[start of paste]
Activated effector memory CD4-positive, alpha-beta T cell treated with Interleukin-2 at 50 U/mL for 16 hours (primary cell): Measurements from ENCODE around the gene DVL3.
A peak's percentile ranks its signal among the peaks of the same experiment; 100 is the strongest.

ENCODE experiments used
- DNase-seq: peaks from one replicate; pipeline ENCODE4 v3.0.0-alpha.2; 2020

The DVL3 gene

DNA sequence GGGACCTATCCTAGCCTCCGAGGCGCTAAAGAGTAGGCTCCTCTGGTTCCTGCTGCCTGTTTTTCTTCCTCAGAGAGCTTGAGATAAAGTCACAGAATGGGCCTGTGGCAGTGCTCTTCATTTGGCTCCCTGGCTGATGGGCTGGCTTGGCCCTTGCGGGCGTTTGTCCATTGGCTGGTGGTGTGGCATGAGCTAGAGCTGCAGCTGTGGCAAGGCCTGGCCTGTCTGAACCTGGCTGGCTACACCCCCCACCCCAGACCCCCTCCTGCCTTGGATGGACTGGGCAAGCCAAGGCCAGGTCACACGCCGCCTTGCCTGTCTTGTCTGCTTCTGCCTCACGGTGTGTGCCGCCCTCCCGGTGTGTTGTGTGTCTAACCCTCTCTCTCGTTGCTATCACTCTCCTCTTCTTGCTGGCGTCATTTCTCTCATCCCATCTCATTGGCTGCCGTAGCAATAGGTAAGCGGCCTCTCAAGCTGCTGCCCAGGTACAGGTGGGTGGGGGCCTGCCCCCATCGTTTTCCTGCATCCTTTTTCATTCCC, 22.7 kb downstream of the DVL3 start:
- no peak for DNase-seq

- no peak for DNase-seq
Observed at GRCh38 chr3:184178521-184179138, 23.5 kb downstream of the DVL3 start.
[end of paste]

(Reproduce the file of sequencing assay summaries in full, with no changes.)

Activated effector memory CD4-positive, alpha-beta T cell treated with Interleukin-2 at 50 U/mL for 16 hours (primary cell): Measurements from ENCODE around the gene DVL3.
A peak's percentile ranks its signal among the peaks of the same experiment; 100 is the strongest.

ENCODE experiments used
- DNase-seq: peaks from one replicate; pipeline ENCODE4 v3.0.0-alpha.2; 2020

The DVL3 gene

DNA sequence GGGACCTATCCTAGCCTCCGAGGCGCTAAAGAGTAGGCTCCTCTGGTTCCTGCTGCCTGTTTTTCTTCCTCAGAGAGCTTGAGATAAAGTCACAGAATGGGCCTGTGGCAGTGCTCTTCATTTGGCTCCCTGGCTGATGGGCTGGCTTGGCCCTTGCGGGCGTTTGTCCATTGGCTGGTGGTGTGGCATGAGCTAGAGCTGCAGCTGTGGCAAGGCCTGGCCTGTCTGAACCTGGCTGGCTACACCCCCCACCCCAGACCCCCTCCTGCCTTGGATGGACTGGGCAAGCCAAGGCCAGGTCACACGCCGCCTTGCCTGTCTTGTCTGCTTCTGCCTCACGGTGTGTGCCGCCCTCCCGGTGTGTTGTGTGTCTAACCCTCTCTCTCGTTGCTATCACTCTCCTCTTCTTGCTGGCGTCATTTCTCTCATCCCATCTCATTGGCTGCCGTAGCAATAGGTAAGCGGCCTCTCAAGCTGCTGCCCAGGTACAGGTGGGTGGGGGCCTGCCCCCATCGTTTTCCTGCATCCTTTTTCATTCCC, 22.7 kb downstream of the DVL3 start:
- no peak for DNase-seq

- no peak for DNase-seq
Observed at GRCh38 chr3:184178521-184179138, 23.5 kb downstream of the DVL3 start.